|Genome Ethical, Legal, and Social Issues
DOE Human Genome Program Contractor-Grantee Workshop
|172. The DNA Files: Unraveling
the Mysteries of Genetics
A Nationally Syndicated Series of Radio Programs on the Social Implications of Human Genome Research and its Applications
Bari Scott and Jude Thilman
The DNA Files is a series of nationally distributed public radio programs furthering public education on developments in genetic science. The series began broadcast on, at this writing, over 140 stations in November 1998. The producers anticipate an ultimate carriage of approximately 200 stations. The DNA Files is hosted by John Hockenberry and is distributed by National Public Radio. Program content is guided by a distinguished body of advisors and includes the voices of prominent genetic researchers, people affected by the clinical application of genetic medicine, members of the biotech industry, and others from related fields. They provide real-life examples of the complex social and ethical issues associated with new discoveries in genetics. In addition to the general public radio audience, the series targets educators, scientists, and involved professionals. Ancillary materials are distributed in digital form through the project's web site, which also features ethical scenarios with which the visitor can interact. The site address is http://www.dnafiles.org. Tapes and transcripts are available on request by calling 303.823.3000.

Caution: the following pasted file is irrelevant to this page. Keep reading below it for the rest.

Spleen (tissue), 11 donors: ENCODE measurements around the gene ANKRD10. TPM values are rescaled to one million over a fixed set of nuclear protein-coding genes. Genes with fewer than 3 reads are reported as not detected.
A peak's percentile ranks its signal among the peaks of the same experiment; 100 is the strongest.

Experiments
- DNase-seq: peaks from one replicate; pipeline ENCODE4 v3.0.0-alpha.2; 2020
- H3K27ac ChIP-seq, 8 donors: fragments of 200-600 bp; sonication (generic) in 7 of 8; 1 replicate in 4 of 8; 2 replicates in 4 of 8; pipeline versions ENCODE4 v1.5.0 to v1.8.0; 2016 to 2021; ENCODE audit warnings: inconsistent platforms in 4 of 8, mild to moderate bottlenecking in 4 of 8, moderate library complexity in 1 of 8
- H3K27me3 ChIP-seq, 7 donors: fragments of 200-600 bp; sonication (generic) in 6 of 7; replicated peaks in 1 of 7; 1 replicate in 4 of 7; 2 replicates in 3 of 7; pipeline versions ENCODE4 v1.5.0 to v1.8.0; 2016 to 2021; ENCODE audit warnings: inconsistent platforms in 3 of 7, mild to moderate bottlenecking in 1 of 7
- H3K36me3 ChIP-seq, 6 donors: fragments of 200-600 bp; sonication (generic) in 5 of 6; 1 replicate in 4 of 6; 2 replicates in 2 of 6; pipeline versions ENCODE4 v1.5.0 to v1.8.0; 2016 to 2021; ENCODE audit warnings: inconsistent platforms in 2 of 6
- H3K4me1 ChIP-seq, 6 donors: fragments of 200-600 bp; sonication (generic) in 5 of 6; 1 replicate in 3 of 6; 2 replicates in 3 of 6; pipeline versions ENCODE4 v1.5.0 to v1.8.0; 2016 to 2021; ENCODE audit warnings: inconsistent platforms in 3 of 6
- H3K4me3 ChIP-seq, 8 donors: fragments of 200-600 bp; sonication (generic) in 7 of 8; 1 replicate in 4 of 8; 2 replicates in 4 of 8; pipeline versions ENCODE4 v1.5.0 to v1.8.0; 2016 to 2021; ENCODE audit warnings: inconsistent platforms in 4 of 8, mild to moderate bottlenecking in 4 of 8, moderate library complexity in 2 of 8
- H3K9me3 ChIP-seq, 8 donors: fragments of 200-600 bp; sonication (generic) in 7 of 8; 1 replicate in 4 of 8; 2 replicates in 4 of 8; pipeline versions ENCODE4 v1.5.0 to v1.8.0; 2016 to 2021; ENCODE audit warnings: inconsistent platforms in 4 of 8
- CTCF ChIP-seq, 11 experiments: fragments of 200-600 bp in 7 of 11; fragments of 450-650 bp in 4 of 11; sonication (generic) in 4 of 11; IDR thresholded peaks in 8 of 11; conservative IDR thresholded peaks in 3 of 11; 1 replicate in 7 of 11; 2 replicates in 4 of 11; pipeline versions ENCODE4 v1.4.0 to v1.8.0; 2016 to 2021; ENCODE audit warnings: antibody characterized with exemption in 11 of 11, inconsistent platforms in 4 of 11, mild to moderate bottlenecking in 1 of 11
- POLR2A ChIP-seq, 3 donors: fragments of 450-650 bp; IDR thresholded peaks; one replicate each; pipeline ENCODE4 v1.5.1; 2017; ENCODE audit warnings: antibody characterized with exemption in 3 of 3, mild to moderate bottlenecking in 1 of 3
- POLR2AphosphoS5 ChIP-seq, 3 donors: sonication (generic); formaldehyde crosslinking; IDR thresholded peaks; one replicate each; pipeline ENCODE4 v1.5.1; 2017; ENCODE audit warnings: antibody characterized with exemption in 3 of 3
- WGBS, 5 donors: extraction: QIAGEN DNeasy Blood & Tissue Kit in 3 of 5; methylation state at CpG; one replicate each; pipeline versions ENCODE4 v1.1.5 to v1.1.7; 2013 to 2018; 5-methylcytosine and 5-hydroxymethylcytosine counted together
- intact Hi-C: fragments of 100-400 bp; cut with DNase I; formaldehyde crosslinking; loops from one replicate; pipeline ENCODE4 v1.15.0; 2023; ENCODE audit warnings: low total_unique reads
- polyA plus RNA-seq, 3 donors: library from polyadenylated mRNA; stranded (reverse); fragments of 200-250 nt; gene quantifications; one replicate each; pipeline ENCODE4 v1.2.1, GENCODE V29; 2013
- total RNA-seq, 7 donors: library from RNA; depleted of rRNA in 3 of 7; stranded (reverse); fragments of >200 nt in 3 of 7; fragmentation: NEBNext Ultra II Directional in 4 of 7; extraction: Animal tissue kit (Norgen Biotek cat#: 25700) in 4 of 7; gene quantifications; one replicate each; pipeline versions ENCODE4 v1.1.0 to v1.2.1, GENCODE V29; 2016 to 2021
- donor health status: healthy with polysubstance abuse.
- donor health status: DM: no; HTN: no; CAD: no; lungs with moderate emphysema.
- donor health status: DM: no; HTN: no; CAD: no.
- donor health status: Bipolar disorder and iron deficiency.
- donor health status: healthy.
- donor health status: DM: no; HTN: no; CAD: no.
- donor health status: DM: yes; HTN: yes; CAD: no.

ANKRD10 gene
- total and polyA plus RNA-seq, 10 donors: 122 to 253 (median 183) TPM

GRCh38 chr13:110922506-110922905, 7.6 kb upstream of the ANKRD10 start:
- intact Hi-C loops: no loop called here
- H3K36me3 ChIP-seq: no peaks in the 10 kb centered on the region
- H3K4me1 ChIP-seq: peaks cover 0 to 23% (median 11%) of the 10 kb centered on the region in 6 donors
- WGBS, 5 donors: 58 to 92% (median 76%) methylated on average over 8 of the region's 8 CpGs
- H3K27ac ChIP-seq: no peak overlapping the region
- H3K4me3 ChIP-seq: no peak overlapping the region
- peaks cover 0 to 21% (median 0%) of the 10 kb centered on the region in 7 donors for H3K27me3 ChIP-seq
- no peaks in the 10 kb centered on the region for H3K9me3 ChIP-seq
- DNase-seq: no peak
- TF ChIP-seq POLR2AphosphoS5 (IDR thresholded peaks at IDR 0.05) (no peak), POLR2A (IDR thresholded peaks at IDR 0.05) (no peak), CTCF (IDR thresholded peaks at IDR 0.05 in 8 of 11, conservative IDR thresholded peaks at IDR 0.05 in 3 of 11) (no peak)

With information linking major diseases such as breast cancer, colon cancer, and arteriosclerosis to genetic factors, new dangers in public perception emerge. Many people who hear about them could mistakenly conclude that these diseases can now be easily diagnosed and even cured. On the other end of the public perception spectrum, unfounded fears of extreme, and highly unlikely, consequences also appear. Will society now genetically engineer whole generations of people with "designer genes" offering more "desirable physical qualities"? The DNA Files will ground public understanding of these issues in reality. The programs in the series are documentary in format, featuring on location interviews, as well as radio theater and other techniques for conveying information about genetics and the social issues. An overview program, entitled "The Human Genome Project: Mapping the Future" consists of a hosted panel discussion with experts, with questions from the lay public interspersed into the discussion.
These nine programs describe the basic science of DNA, genes and heredity, while illustrating the accompanying social and ethical issues. "Law and the Genetics of Identity," for example, reviews the scientific methodology of genetic fingerprinting and explains the accuracy and use of this tool in criminal cases, as well as for establishing the identity of missing persons. "Gene Therapy: Medicine for Our Genes" follows the case of one man with mesothelioma, who is being treated with experimental gene therapy. His case provides a realistic illustration of the promise, as well as the current limits, of gene therapy. Other shows include "Genetics and Biotechnology: DNA in the Marketplace," "Prenatal Genetic Testing: Do You Really Want to Know Your Baby's Future?" and "The Genetics of Human Evolution: Where Did We Come From? Where Did We Go?"
Supported by ELSI grant DE-FG03-95ER62003
from the Office of Health and Environmental Research of the U.S. Department
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